Comment: Network Forensics – Beyond Activity Monitoring

Network forensics can be a powerful tool in your security strategy, says Botelho
Network forensics can be a powerful tool in your security strategy, says Botelho

Network forensics is an essential, but often overlooked, part of any comprehensive security strategy. Most strategies are focused on keeping threats outside the network from coming in, but what about threats from inside the network?

With the increase in breaches from within the network, analysis and prevention can only be achieved if you have a complete view of your own network activity. This requires the ability to capture, record, and analyze complete network conversations both in real-time and post-incident, which can then be used to investigate breaches and fine-tune security policies to prevent a future event.

Network forensics goes beyond simple network activity monitoring. An activity monitoring solution may flag a suspicious incident, but it requires sorting through possibly thousands of packets of data – which can include IP address, source/destination port, time, date, protocol, string and more – to find that one incident again. This is a “needle in the haystack” problem. Network forensics solves this problem by continuously capturing, recording and analyzing network events, and then storing this data in a single location so that the incident can be easily pinpointed, rather than scattered across the network.

Additionally, data is captured in a common format that does not need to be translated for analysis. With all of the data in a central location and in a format that can be easily analyzed, security teams can quickly locate the source of a virus or monitor for specific virus ‘fingerprints’ to avoid a major infection. They can also use this captured data to reconstruct a particular sequence of events in a network breach to get the complete picture, whether the event occurred days or hours ago.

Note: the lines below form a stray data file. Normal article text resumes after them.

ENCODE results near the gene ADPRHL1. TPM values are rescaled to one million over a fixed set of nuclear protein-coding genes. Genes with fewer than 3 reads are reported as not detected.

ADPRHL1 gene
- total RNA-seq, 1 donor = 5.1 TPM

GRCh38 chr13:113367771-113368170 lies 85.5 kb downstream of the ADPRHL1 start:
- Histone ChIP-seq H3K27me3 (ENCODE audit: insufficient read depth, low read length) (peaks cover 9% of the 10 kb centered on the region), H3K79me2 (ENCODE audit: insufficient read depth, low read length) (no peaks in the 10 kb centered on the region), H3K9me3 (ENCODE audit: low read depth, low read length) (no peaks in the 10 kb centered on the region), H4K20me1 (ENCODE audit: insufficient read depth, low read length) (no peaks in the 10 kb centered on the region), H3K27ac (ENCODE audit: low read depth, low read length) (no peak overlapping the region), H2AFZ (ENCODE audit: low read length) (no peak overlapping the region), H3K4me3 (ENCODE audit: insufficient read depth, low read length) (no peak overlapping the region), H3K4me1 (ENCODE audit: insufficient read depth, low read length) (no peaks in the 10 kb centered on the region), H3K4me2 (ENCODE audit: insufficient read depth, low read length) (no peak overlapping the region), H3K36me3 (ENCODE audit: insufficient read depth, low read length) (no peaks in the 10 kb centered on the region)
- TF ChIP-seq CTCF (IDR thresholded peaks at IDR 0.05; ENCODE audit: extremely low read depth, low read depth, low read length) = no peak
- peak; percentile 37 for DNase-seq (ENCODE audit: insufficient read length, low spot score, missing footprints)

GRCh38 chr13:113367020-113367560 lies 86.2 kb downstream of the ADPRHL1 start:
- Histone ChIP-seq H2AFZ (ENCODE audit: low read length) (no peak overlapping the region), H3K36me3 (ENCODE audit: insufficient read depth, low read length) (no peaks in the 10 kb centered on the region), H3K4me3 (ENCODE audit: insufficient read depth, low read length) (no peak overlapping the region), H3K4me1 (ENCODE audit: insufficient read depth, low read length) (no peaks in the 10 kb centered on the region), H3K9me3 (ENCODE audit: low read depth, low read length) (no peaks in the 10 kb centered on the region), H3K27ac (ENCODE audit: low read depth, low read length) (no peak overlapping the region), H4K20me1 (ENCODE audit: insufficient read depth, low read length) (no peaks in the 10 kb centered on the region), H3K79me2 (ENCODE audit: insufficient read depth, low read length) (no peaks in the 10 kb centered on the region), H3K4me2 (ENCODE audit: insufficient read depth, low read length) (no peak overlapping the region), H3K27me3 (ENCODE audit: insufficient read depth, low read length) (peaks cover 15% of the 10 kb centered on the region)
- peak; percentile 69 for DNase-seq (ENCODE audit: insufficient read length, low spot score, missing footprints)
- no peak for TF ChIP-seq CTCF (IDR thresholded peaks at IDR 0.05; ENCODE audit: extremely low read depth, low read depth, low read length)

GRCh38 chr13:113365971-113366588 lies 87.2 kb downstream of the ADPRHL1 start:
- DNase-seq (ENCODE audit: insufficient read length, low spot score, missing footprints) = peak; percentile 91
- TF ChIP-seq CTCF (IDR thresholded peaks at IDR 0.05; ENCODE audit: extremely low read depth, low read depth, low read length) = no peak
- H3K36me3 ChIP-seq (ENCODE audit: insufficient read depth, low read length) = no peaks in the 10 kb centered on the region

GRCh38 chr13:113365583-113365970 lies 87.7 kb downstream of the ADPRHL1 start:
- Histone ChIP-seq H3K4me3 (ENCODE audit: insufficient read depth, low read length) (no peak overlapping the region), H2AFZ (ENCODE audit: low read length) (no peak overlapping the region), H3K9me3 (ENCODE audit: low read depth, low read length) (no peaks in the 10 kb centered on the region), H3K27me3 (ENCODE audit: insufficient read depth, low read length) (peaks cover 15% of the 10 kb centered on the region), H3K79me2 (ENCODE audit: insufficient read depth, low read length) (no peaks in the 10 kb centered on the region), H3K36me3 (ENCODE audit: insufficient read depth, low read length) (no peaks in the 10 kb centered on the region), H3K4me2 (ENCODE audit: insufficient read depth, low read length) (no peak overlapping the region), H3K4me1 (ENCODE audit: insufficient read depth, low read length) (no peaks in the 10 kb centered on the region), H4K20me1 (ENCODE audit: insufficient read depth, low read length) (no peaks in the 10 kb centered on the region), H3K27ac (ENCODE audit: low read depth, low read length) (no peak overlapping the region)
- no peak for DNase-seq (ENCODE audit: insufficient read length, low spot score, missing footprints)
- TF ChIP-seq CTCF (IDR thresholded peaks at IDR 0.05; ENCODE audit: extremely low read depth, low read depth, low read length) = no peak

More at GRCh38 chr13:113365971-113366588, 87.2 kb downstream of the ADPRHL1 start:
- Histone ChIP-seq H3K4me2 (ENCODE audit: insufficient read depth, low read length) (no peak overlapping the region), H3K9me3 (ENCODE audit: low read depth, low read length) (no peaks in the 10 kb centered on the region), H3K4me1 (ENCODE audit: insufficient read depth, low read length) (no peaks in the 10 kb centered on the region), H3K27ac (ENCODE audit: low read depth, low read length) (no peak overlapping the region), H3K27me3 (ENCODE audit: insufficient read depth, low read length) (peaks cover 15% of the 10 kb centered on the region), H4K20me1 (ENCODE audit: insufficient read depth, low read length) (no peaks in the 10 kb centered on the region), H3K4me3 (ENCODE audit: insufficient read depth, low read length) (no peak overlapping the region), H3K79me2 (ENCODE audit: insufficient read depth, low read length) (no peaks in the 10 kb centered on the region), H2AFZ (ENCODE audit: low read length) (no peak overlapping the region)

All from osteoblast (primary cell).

This level of insight is even more essential with the growing number of on-the-go users within a company. A breached mobile device or infected personal laptop brings outside threats inside the network, undetected by most IDS/IPS. The ability to recognize a breach and pinpoint the source prevents a compromise of the entire network. In addition, network forensics can be used to identify rogue or unauthorized devices trying to access the network, preventing a potential hack.

Typically, a company faces two situations – retracing and reviewing network activity after a breach to determine the source, and trying to detect abnormal or suspicious traffic in recorded data to avoid a potential breach. In the second case, network forensics can be leveraged to detect this suspicious activity in three ways:

Real-time Statistics: A key feature in a good network forensics solution is the ability to see important statistics in real-time, while continuing to record abnormal or suspicious traffic on the network. Seeing statistics in real-time provides assurance that you truly are on the right track.

Detailed Analysis: Real-time statistics provide assurance, but the crux of network forensics is drilling into the data, providing detailed information for discovering DDoS attacks, worm attacks, or other abnormal activities.

Suspicious Events Discovery: Expert modules can detect potential attack activities or problems in any of the OSI 7 layers. Additionally, network forensics can reduce time by filtering particular items of interest; for example, by IP address, application, context, etc.

Network forensics can be a powerful tool in your security strategy, but the key to network forensics is to have a solution in place now – before you have a need for incident analysis or data for an attack investigation.

Jay Botelho is the director of product management at WildPackets, a provider of network analysis solutions. Botelho holds an MSEE, and is an industry veteran with over 25 years of experience in product management, product marketing, program management and complex analysis. From the first mobile computers developed by GRiD Systems to modern-day network infrastructure systems, he has been instrumental in setting corporate direction, specifying requirements for industry-leading hardware and software products, and growing product sales through targeted product marketing.

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